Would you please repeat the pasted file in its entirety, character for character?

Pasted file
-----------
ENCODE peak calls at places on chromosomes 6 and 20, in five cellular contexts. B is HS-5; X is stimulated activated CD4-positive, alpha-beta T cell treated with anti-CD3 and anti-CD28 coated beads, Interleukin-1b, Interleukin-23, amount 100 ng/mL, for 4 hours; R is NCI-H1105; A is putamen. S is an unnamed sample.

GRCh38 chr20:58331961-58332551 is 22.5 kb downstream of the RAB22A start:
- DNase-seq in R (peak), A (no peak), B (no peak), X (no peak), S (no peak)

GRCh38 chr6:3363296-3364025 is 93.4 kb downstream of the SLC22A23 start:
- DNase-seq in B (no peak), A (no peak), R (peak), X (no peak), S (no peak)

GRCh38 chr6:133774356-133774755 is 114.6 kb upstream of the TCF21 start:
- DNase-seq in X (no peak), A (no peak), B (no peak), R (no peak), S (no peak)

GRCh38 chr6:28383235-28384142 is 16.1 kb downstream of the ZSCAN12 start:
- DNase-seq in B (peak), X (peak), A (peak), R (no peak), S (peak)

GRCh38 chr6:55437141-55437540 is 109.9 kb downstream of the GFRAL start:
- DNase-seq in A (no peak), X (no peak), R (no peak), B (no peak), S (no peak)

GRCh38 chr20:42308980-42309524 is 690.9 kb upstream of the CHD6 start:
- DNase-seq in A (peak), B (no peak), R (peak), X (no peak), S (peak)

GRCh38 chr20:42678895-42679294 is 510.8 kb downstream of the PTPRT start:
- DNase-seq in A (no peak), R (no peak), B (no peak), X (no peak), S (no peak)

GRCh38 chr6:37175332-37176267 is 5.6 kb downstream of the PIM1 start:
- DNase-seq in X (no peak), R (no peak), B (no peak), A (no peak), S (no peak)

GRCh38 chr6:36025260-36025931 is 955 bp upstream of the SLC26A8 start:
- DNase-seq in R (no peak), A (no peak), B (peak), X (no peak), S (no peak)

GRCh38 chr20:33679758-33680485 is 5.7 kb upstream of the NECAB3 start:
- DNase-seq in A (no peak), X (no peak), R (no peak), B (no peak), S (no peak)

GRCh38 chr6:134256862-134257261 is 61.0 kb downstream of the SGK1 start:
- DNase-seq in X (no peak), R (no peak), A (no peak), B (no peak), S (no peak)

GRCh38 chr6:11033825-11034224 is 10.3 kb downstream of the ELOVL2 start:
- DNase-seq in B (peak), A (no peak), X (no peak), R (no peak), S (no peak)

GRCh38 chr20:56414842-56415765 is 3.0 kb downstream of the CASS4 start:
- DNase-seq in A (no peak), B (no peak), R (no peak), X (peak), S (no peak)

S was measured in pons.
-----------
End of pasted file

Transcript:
ENCODE peak calls at places on chromosomes 6 and 20, in five cellular contexts. B is HS-5; X is stimulated activated CD4-positive, alpha-beta T cell treated with anti-CD3 and anti-CD28 coated beads, Interleukin-1b, Interleukin-23, amount 100 ng/mL, for 4 hours; R is NCI-H1105; A is putamen. S is an unnamed sample.

GRCh38 chr20:58331961-58332551 is 22.5 kb downstream of the RAB22A start:
- DNase-seq in R (peak), A (no peak), B (no peak), X (no peak), S (no peak)

GRCh38 chr6:3363296-3364025 is 93.4 kb downstream of the SLC22A23 start:
- DNase-seq in B (no peak), A (no peak), R (peak), X (no peak), S (no peak)

GRCh38 chr6:133774356-133774755 is 114.6 kb upstream of the TCF21 start:
- DNase-seq in X (no peak), A (no peak), B (no peak), R (no peak), S (no peak)

GRCh38 chr6:28383235-28384142 is 16.1 kb downstream of the ZSCAN12 start:
- DNase-seq in B (peak), X (peak), A (peak), R (no peak), S (peak)

GRCh38 chr6:55437141-55437540 is 109.9 kb downstream of the GFRAL start:
- DNase-seq in A (no peak), X (no peak), R (no peak), B (no peak), S (no peak)

GRCh38 chr20:42308980-42309524 is 690.9 kb upstream of the CHD6 start:
- DNase-seq in A (peak), B (no peak), R (peak), X (no peak), S (peak)

GRCh38 chr20:42678895-42679294 is 510.8 kb downstream of the PTPRT start:
- DNase-seq in A (no peak), R (no peak), B (no peak), X (no peak), S (no peak)

GRCh38 chr6:37175332-37176267 is 5.6 kb downstream of the PIM1 start:
- DNase-seq in X (no peak), R (no peak), B (no peak), A (no peak), S (no peak)

GRCh38 chr6:36025260-36025931 is 955 bp upstream of the SLC26A8 start:
- DNase-seq in R (no peak), A (no peak), B (peak), X (no peak), S (no peak)

GRCh38 chr20:33679758-33680485 is 5.7 kb upstream of the NECAB3 start:
- DNase-seq in A (no peak), X (no peak), R (no peak), B (no peak), S (no peak)

GRCh38 chr6:134256862-134257261 is 61.0 kb downstream of the SGK1 start:
- DNase-seq in X (no peak), R (no peak), A (no peak), B (no peak), S (no peak)

GRCh38 chr6:11033825-11034224 is 10.3 kb downstream of the ELOVL2 start:
- DNase-seq in B (peak), A (no peak), X (no peak), R (no peak), S (no peak)

GRCh38 chr20:56414842-56415765 is 3.0 kb downstream of the CASS4 start:
- DNase-seq in A (no peak), B (no peak), R (no peak), X (peak), S (no peak)

S was measured in pons.